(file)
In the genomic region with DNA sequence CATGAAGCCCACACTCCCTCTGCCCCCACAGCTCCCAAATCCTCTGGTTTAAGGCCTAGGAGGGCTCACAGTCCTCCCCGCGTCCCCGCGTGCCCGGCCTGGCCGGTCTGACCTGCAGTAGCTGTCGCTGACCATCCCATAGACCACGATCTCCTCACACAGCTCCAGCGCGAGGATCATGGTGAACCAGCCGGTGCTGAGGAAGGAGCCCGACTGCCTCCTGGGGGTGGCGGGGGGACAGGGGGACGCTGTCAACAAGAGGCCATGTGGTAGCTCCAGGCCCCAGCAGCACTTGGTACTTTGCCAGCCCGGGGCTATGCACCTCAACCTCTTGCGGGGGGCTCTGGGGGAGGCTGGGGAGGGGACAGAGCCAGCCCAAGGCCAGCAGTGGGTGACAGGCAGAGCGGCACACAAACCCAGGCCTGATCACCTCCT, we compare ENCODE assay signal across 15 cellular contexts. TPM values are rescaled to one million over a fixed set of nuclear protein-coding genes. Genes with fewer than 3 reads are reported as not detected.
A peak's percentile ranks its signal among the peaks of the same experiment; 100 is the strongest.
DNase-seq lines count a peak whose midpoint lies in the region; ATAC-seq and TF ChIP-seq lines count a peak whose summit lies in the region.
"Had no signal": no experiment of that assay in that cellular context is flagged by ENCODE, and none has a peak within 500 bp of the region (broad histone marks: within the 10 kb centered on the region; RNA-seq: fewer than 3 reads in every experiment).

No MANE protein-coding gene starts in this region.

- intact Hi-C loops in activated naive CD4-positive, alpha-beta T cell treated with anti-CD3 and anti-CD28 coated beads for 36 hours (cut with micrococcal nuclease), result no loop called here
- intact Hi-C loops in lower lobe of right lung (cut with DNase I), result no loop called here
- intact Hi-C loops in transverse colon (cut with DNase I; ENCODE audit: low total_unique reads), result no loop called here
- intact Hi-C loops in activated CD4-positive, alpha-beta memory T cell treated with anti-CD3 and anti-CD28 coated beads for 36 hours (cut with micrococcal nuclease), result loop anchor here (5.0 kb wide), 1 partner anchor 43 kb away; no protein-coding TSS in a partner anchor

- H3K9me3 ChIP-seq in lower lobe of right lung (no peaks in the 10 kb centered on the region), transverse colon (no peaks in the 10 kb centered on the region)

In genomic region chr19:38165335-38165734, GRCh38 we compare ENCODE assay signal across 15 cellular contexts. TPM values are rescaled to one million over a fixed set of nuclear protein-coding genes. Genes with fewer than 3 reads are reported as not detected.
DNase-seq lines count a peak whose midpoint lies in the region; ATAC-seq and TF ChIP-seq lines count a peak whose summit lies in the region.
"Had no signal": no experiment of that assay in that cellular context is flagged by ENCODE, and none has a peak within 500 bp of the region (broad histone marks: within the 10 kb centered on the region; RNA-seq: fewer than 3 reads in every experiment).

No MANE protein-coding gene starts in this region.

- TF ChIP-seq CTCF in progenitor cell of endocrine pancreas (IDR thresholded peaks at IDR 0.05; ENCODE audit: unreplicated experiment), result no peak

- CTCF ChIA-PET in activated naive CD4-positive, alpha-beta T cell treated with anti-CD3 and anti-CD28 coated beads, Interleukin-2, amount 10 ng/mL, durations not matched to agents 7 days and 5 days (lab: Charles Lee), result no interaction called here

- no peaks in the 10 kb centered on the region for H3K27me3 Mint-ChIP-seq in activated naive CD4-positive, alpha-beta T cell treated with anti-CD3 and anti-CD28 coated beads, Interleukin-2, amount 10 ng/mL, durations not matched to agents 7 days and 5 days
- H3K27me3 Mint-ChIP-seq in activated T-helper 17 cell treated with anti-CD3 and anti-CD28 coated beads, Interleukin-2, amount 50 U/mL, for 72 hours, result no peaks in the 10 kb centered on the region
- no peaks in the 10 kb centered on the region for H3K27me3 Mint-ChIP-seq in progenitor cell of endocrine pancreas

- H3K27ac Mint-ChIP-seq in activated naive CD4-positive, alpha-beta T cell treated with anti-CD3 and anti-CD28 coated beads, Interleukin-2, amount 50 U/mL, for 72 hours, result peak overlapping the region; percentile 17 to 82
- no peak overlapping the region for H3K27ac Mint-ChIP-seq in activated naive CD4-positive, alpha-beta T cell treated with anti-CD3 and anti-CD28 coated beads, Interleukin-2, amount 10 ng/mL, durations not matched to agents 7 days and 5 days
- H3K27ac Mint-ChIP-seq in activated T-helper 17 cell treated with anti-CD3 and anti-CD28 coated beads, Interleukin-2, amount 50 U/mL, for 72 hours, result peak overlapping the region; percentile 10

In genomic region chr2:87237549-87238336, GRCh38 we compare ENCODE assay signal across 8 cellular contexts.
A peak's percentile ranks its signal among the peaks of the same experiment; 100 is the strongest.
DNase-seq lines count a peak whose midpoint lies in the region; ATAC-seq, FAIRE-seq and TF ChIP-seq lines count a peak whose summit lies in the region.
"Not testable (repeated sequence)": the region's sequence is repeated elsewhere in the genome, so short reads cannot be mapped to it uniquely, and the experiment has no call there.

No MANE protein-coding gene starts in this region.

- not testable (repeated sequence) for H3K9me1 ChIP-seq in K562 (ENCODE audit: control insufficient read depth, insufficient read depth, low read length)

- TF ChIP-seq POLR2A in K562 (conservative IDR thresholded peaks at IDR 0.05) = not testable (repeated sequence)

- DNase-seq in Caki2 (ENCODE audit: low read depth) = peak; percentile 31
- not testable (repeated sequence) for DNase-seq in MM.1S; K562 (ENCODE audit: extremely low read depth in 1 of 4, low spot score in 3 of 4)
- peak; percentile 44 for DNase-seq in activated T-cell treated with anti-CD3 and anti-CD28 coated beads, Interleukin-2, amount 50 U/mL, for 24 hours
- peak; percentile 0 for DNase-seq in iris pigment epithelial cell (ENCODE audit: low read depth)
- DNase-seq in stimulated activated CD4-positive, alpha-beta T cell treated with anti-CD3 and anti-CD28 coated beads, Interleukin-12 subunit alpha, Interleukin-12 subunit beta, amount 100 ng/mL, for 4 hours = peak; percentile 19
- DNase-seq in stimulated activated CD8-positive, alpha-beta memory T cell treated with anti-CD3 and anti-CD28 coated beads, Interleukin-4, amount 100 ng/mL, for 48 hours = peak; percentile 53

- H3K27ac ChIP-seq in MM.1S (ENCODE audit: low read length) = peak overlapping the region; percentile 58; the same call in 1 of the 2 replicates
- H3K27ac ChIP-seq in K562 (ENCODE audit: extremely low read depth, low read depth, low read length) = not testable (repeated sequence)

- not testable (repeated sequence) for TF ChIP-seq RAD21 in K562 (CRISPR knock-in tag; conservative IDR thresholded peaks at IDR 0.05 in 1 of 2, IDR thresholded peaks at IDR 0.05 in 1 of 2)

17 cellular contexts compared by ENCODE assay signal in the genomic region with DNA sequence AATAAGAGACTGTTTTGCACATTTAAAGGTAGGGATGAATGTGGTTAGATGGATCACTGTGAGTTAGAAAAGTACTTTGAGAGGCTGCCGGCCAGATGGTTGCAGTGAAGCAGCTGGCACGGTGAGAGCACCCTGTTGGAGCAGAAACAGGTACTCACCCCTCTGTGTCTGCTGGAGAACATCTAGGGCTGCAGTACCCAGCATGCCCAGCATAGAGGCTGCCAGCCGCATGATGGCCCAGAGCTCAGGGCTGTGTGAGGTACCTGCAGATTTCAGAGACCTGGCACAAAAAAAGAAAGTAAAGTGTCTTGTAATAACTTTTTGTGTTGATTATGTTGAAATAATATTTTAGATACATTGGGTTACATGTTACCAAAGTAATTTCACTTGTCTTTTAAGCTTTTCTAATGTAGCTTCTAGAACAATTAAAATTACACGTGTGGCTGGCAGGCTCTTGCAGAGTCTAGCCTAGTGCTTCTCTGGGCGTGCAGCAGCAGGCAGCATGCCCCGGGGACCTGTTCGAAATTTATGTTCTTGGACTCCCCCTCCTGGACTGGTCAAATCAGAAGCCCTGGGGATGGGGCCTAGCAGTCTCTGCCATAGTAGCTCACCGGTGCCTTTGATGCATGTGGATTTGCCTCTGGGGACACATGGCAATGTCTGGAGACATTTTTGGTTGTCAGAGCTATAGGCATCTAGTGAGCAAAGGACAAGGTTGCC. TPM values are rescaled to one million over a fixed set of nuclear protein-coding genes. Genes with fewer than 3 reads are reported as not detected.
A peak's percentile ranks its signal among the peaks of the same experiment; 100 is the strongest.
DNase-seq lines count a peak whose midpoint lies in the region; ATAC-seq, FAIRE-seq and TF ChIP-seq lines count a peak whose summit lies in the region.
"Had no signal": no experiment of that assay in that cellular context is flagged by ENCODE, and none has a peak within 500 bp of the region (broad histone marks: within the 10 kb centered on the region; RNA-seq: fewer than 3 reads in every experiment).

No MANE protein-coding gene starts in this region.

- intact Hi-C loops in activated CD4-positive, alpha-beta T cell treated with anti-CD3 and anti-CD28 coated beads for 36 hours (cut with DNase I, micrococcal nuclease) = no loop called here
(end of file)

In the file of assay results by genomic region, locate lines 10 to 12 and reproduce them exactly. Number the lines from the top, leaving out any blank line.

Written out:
- H3K9me3 ChIP-seq in lower lobe of right lung (no peaks in the 10 kb centered on the region), transverse colon (no peaks in the 10 kb centered on the region)

In genomic region chr19:38165335-38165734, GRCh38 we compare ENCODE assay signal across 15 cellular contexts. TPM values are rescaled to one million over a fixed set of nuclear protein-coding genes. Genes with fewer than 3 reads are reported as not detected.
DNase-seq lines count a peak whose midpoint lies in the region; ATAC-seq and TF ChIP-seq lines count a peak whose summit lies in the region.